By Bob Jamison

          In just two words: A lot! The Dutch have been the guiding light of the sleepy backwards country most of which were peasants and a preponderance of Asian and Arab influence. This was most important in the very early part of the l9th century because the Dutch were quick to realize the potential of world needs from the area.

          Before the invasion of Indonesia by Japan and  prior to the beginning of World War II, it became a most favorable target for Japan’s absolute necessity for oil in oil rich Sumatra, Indonesia. Also, it was well known that the Dutch had developed a market for not only oil but the Dutch East Indies provided the world with most of the world’s supply of quinine and pepper. Furthermore, a third of the world’s supply of rubber, one fourth of coconuts, and about one fifth of sugar, tea and coffee came from organized Dutch industry.

          While in control of Indonesia, the Dutch recognized also the needs of the native Indonesians. They created the Ethical Policy in l901 that was likely the forerunner of welfare. Their efforts included education; unfortunately, most of the natives remained illiterate to the consternation of the erudite Dutch. Some of the benefits included irrigation systems, flood mitigation, communication and protection for native workers.

          World War II beginning in Europe saw Nazi Germany conquer Holland, France and Poland in short order. During the onslaught by Germany, the defiant Dutch declared war against Japan also when Pearl Harbor was hit. Even though Holland had fallen, remaining in Indonesia was a considerable group of valiant members of the Royal Dutch Air Force. It was determined that they must be airlifted out of the area to prepare for future attacks against the Japanese. But many of these brave air force persons and their families were either captured or killed or died as captives.  The rest of the population of Dutch was put in concentration prisons under the most horrible of conditions. Some men women and children survived until the defeat of Japan. The likes of these survivors were virtual skeletons that some often had only one potato a day. They even boiled grass and leaves for tea.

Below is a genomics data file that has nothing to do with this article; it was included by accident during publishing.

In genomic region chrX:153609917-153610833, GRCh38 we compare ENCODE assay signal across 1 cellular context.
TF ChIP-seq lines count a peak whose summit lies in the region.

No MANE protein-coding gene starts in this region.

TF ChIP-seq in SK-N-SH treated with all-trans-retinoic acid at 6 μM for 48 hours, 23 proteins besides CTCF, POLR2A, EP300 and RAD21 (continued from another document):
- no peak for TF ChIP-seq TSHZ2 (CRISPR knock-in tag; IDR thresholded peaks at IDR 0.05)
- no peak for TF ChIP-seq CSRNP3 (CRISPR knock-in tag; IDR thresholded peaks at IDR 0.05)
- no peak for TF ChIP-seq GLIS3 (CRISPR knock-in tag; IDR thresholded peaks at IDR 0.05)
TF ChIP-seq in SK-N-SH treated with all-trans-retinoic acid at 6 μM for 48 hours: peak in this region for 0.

The war ended when U.S. Air Force planes dropped two atomic bombs on Japan. The previous invading victors of Japan were slow to be convinced that the war was over. Also, the growing and alarming aggression of the native Indonesian residents became a dangerous militant force that respected no one. In fact, they learned very well the methods of murder and torture from the Japanese.

          Many of these concentration camp victims were vulnerable to black market racketeers for food. The Japanese were also in obvious control regardless of the Emperor’s orders to treat the former prisoners kindly. Drive by shootings by native Indonesians claimed many innocent lives during the time of transition.

          Dutch pilots were still in demand to help evacuate former prisoners to hospitals in Australia while under dangerous hostile gunfire by Indonesian guerillas. A number of Japanese planes still in the area were used for such and oddly enough, some of the pilots or copilots flying victims out were Japanese themselves.

          Subsequently, Indonesia gained their independence from the Dutch. Some Dutch remained there but most returned to Holland and many came to America. Their biographies to their children were heart wrenching. Virtually each ended with the same strong, self determination to survive and try to put the horrors they suffered behind them. Many of these souls were Christians living in a minority amongst those calling them infidels. As Christians, many say they must forgive their adversaries and atrocities in the hands of their Japanese captors and their former Indonesian neighbors. Yet, they will never, never forget.